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Yoden medieval settlement

List Entry Summary

This monument is scheduled under the Ancient Monuments and Archaeological Areas Act 1979 as amended as it appears to the Secretary of State to be of national importance. This entry is a copy, the original is held by the Department for Culture, Media and Sport.

Name: Yoden medieval settlement

List entry Number: 1019913


The monument may lie within the boundary of more than one authority.


District: County Durham

District Type: Unitary Authority

Parish: Peterlee

National Park: Not applicable to this List entry.

Grade: Not applicable to this List entry.

Date first scheduled: 17-Feb-1953

Date of most recent amendment: 09-Apr-2001

Legacy System Information

The contents of this record have been generated from a legacy data system.

Legacy System: RSM

UID: 34579

Asset Groupings

This list entry does not comprise part of an Asset Grouping. Asset Groupings are not part of the official record but are added later for information.

List entry Description

Summary of Monument

Legacy Record - This information may be included in the List Entry Details.

Reasons for Designation

Medieval rural settlements in England were marked by great regional diversity in form, size and type, and the protection of their archaeological remains needs to take these differences into account. To do this, England has been divided into three broad Provinces on the basis of each area's distinctive mixture of nucleated and dispersed settlements. These can be further divided into sub-Provinces and local regions, possessing characteristics which have gradually evolved during the past 1500 years or more. The East Durham Plateau local region is a limestone upland partly covered by glacial clays. The upper part of the plateau was almost devoid of settlement until the creation of the late 19th century mining communities, but ancient villages occupy the varied soils of the western sub-Provincial boundary, and can be found along the north-south routes just inland from the coast. Towards the southern edge and the Tees Valley, there has been significant settlement depopulation.

Medieval villages were organised agricultural communities, sited at the centre of a parish or township, that shared resources such as arable land, meadow and woodland. Village plans varied enormously, but when they survive as earthworks their most distinguished features include roads and minor tracks, platforms on which houses stood and other buildings such as barns, enclosed crofts and small paddocks. They frequently included the parish church within their boundaries, and as part of the manorial system most villages included one or more manorial centres which may also survive as visible remains as well as below ground deposits. In the central province of England, villages were the most distinct aspect of medieval life, and their archaeological remains are one of the most important sources of understanding about rural life in the five or more centuries following the Norman Conquest. Yoden medieval settlement is well-preserved and retains significant archaeological deposits. The village is a good example of its type and will add greatly to our knowledge and understanding of medieval settlement in the region.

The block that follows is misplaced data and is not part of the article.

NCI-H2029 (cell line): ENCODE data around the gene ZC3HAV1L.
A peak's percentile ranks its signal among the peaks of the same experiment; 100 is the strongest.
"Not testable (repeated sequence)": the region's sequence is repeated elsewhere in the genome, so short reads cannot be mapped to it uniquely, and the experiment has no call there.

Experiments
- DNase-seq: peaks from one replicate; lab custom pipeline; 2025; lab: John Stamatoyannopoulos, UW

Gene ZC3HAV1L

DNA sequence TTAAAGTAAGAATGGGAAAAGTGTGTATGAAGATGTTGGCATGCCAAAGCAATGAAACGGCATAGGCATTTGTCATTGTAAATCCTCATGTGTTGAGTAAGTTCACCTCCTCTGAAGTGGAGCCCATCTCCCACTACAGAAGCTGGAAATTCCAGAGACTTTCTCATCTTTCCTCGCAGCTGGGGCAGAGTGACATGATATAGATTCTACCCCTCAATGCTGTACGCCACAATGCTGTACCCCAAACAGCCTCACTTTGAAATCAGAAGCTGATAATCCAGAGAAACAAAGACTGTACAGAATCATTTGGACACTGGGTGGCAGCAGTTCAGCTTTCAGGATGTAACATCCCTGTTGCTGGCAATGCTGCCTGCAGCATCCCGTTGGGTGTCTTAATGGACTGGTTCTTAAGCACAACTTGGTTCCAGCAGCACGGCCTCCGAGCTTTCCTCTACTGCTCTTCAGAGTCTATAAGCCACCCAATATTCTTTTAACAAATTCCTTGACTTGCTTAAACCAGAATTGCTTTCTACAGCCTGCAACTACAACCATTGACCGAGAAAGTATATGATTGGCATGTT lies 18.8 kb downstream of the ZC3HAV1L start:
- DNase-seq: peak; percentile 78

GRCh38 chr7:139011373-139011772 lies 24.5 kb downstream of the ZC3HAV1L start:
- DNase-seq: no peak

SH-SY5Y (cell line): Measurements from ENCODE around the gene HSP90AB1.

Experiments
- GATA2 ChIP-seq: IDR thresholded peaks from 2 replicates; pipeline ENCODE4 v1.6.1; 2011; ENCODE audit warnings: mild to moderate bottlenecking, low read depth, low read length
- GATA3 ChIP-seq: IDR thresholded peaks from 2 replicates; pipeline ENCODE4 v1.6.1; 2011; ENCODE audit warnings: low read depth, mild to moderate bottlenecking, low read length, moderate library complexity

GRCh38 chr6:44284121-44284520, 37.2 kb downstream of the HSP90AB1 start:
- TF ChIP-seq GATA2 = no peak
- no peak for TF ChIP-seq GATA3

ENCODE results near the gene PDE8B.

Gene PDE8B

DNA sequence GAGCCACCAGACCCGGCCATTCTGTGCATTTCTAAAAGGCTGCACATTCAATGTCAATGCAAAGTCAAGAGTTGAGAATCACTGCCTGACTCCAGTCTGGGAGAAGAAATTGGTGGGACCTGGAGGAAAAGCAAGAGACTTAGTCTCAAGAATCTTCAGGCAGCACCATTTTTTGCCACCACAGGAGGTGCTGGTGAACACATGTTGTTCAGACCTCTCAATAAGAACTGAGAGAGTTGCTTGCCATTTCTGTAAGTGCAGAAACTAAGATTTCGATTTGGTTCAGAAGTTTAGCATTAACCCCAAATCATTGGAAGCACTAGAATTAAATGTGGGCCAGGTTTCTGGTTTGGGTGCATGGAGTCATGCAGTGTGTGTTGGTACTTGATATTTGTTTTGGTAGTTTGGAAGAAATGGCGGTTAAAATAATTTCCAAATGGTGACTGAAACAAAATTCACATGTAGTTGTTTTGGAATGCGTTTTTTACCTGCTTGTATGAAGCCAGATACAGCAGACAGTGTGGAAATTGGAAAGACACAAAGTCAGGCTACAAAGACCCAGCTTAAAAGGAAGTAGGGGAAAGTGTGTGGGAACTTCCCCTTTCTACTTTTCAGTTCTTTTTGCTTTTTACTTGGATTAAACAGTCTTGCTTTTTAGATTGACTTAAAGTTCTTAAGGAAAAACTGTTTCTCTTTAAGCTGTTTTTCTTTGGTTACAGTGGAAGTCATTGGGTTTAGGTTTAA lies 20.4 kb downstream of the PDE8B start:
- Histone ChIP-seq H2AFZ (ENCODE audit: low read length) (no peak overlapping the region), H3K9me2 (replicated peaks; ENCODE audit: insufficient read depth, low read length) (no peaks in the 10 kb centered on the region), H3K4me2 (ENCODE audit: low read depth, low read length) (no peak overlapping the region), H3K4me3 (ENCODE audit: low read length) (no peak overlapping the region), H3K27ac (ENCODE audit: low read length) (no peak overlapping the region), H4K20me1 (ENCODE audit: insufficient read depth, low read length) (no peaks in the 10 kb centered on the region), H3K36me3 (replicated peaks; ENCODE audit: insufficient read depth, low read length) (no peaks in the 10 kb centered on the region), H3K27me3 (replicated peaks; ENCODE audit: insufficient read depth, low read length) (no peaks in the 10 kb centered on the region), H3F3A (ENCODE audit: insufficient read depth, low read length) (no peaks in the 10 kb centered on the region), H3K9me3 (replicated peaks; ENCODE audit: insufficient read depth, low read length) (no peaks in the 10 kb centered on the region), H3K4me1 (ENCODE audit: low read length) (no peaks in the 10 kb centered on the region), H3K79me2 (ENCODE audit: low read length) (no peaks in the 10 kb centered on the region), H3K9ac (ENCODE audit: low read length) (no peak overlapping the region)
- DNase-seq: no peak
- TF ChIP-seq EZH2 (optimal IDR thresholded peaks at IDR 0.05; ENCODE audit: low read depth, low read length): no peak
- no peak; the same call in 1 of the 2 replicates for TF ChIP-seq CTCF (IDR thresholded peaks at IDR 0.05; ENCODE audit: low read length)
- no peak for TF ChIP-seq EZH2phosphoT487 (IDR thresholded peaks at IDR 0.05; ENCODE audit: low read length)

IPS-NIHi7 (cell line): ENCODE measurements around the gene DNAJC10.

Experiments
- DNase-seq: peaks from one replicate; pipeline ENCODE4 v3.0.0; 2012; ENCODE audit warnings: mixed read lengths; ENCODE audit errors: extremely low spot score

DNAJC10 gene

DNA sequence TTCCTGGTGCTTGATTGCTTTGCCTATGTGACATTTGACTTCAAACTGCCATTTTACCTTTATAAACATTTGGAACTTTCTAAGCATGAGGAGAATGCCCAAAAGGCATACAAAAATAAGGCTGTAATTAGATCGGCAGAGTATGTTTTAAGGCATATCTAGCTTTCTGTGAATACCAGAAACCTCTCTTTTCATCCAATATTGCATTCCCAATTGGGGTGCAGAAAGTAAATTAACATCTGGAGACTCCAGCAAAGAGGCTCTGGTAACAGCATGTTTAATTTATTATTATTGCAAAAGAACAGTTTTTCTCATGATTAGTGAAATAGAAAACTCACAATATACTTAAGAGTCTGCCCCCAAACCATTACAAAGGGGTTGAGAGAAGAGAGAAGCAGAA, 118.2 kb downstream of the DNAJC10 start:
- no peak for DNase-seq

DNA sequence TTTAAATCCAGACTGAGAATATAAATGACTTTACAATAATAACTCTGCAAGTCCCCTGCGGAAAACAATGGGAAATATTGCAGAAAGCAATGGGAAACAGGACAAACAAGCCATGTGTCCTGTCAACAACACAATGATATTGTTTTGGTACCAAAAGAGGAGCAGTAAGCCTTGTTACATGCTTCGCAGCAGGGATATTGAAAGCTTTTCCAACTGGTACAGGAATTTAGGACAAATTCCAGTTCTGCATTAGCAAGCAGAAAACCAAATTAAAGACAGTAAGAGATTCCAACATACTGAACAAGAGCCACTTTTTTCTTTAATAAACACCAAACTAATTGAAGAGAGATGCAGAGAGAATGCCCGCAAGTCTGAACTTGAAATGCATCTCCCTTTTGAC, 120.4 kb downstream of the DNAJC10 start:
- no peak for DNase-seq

Legacy Record - This information may be included in the List Entry Details.


The monument includes the earthworks and buried remains of Yoden medieval village which lies on the magnesian limestone plateau of East Durham. The plan of the medieval settlement of Yoden is of a type familiar to this part of County Durham in which parallel lines of tofts or houses with crofts or garden areas to the rear face on to a village green. At Yoden the main green runs east-west through the village. Beyond the tofts and crofts would lie the communal open fields where the crops were grown. The tofts and crofts at Yoden survive as visible earthworks up to 0.5m high forming rectangular and subrectangular enclosures. The green around which the tofts and crofts were arranged is no longer obvious on the ground, but it is clearly shown on the first edition Ordnance Survey map. Traces of this green can be expected to survive below the ground. Deep ploughing has removed any potential earthworks to the east of those presently visible, although archaeological deposits relating to the medieval settlement can also be expected to have survived below ground. A post-medieval quarry has destroyed part of the settlement to the north. The village of Yoden is mentioned by Simeon of Durham as the northern limit of Scula's (a Danish viking warlord), oppression, in around 900-915. Finds from partial excavations in 1884 included pottery from the 14th to 16th century. All fencing and modern walls are excluded from the scheduling although the ground beneath them is included.

MAP EXTRACT The site of the monument is shown on the attached map extract.

Selected Sources

Roberts, B., Back Lanes and Tofts, Distribution Maps and Time, Medieval Nucle, Medieval Rural Settlement In North-East England, (1990)

National Grid Reference: NZ 43169 41693


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This copy shows the entry on 23-Oct-2016 at 09:17:51.

End of official listing